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What It's Like to Live in an RV and Work in Silicon Valley, But Call Fresno Home

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Arturo Torres sits in his RV in Palo Alto. His family and home are in Fresno, but he lives and works during the week in Palo Alto, where the pay is better. (Penny Nelson/KQED)

KQED’s Penny Nelson recently dove into the story of one RV dweller who commutes from Fresno to Silicon Valley for work, setting up residence each week on the streets of Palo Alto (you can listen to all three stories by clicking the play button above).

Throughout the Bay Area, you can find RVs and campervans regularly parked along the road in many communities, as sky-high housing costs push some people into creative living situations.

Over the past couple of years, this phenomenon has taken off. In the course of my own daily living on the Bay Area’s Peninsula, I’ve watched the number of those living in RVs ebb and flow.

In Mountain View, where some Google staff live right off the campus in campervans, the Silicon Valley city has banned RVs from parking overnight on public streets (the ban has yet to take effect), Bloomberg reported, as has the city of Berkeley.


In Palo Alto, where campervans and RVs line El Camino Real next to Stanford University, a city rule mandates that people move vehicles on public roads every three days — and at least a half-mile away.

Sometimes my curiosity gets the best of me, and I start knocking on doors. That’s what happened when I spotted a campervan near the KQED building in San Francisco’s Mission District. The door creaked open and a middle-aged man’s face peaked out. I asked if we could chat about living in his campervan in the city.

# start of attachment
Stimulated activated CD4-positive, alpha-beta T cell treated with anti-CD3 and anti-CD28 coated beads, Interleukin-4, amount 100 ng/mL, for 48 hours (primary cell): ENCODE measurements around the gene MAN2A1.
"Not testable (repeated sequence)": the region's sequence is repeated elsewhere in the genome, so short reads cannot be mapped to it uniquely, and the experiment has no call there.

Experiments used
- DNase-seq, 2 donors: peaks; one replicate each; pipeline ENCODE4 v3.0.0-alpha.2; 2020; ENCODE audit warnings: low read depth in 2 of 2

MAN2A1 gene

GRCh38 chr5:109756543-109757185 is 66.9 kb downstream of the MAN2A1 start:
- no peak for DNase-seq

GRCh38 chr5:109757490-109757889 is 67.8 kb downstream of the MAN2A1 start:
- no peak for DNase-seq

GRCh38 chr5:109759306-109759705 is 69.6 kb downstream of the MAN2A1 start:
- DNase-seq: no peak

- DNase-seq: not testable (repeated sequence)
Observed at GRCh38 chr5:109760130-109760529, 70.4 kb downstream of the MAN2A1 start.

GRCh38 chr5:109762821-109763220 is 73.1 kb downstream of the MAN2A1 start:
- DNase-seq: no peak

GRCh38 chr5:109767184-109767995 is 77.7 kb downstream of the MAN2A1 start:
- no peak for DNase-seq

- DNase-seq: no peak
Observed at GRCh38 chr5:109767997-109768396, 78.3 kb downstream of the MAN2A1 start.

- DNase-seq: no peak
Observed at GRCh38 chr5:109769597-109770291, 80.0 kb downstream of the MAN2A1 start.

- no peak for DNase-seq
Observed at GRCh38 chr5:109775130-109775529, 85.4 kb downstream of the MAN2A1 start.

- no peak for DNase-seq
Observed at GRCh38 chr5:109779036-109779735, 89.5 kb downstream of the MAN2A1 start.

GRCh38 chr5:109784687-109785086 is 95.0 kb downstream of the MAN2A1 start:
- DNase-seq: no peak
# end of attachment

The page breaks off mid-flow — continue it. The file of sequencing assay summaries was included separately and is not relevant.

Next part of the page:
KQED coverage of affordable housing

Happy to oblige, he shared his story of being a cook in a nearby restaurant, using the bicycle locked to a tree near the RV to get to and from work, and carrying his work clothes in a backpack. He said he was doing fine in his home on wheels. He said other restaurant workers he knew were doing the same thing: living in motor homes while working in the service industry’s relatively low-wage jobs that put the region's high rents out of reach.

That was the spark for me to check in with those living in a line of vehicles consistently parked curbside on El Camino in Palo Alto, where many RVs are parked right next to Stanford University. I started knocking on those doors, assuming the residents of the RVs were graduate students or university staff unable to afford expensive Palo Alto rents.

And that’s how I met Arturo Torres.

He opened his door for me with a broad smile, and invited me into his RV. Sitting on his couch, he said he was happy to talk about his situation. It soon became clear that Torres, who has a townhome in Fresno where his wife and kids live (and whom he sees on the weekends), does not see himself as a car dweller or homeless. He sees himself as a commuter, who comes to work in the Bay Area as a painter because the pay is better.

Listen to his story via the big red play button at the top.

Arturo Torres sits in his RV in Palo Alto. His family and home are in Fresno, but he lives and works during the week in Palo Alto, where the pay is better.
Arturo Torres' boots sit by the door in his RV in Palo Alto. Torres' family and home are in Fresno, but he lives and works during the week in Palo Alto, where the pay is better. (Penny Nelson/KQED)

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